3. 3. Market Research The Columbia College Smart-phone application will offer all students and faculty the ability to access to the Columbia College radio station 24/7 as well as the availability to Columbia’s oasis account and email. The app will also include world news, US news, and Columbia announcements updated every 30 minutes. 2. Focus group indicated positive results • The reaction to the app was extremely positive because students use apps everyday. Many respondents loved all aspects of the app, and the one person who didn’t think it was worth it changed her mind by the end of the focus group. • Eager participation was expressed through non-verbal communication including smiles and head nods. These gestures were especially apparent as the students envisioned the possibility of using gmail, games, weather, maps and news connections with the app. • Respondents said their favorite element is being able to access thing they need. • The verbal communication was light hearted and the respondents described their smart- phone like a dependable friend. • Respondents displayed a dependability to technology therefore the school’s app would be successful among not only current students, but prospective students. 3. The ares of concern from our focus group which should be addressed: • We talked to a small percentage of Columbia students, all of whom major in Marketing Communications. The lack of diversity in majors may have biased our results. To expand our idea our group turned to quantitative survey data to get the most representative results. CCC Smart-phone App Proposal 2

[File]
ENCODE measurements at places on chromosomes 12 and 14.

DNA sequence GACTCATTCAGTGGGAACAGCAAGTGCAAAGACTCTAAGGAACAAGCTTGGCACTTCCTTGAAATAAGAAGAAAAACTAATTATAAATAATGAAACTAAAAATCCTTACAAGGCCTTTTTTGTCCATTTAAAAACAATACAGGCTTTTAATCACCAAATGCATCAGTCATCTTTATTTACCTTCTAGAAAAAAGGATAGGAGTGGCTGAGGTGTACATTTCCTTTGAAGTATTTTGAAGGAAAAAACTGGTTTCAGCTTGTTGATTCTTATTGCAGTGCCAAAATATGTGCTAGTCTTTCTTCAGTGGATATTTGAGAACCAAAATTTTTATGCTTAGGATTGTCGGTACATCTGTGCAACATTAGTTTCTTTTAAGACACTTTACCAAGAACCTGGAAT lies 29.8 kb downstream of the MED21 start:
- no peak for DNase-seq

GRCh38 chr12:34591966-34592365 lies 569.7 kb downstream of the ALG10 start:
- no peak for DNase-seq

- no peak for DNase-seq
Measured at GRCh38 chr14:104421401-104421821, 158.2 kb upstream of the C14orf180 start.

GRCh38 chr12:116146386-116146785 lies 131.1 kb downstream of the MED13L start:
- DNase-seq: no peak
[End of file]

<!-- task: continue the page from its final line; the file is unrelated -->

4. 4. Market Research Part II. Survey Research Objectives • Below, our team met and determined that these are the most important research objectives: 1. Identify what percentage of students like the app. 2. Determine how much consumers would expect to pay for the CCC smart-phone app. 3. Measure the most popular attribute of the app and the percentage of consumers who want that as the start page. 4. Determine what layout is most effective. 5. Determine the number of consumers who would access the Columbia Oasis. 6. Determine the percentage of consumers who would access Columbia radio station. 7. Measure the number of consumers who want a post-it reminder for activities coming up at Columbia. Part III. Sampling Plan • For our survey research, we chose convenience and judgement based non-probability sampling because they’re quick, inexpensive and met our time constraint. We intercepted Columbia College students in our classroom and used the Columbia library located at 624 S Michigan. We also conducted 50 surveys at 618 S Michigan, 50 at the Congress Columbia building, and lastly 100 at the 624 building. We conducted our interviews between March 31st until April 12th. In the afternoon, we planned to conduct 200 surveys and each team member planned to conduct 50 surveys. • Below describe advantages and disadvantages of non-probability sampling. Advantages Disadvantages Quick Biased Inexpensive Non-response error Set time constraint Potentially not representative Part IV. Data Collection Methodology • We used self-administered survey method as our data collection method because they are cheaper than mail and each student can complete the survey at one’s own pace. Students have time to consider their answers when they do not feel pressured by time. The goal of sampling is to select a representative sample, yet it wasn’t. Therefore, the disadvantage of this survey method is sample selection is biased. Students can opt out of the survey which results in non- CCC Smart-phone App Proposal 3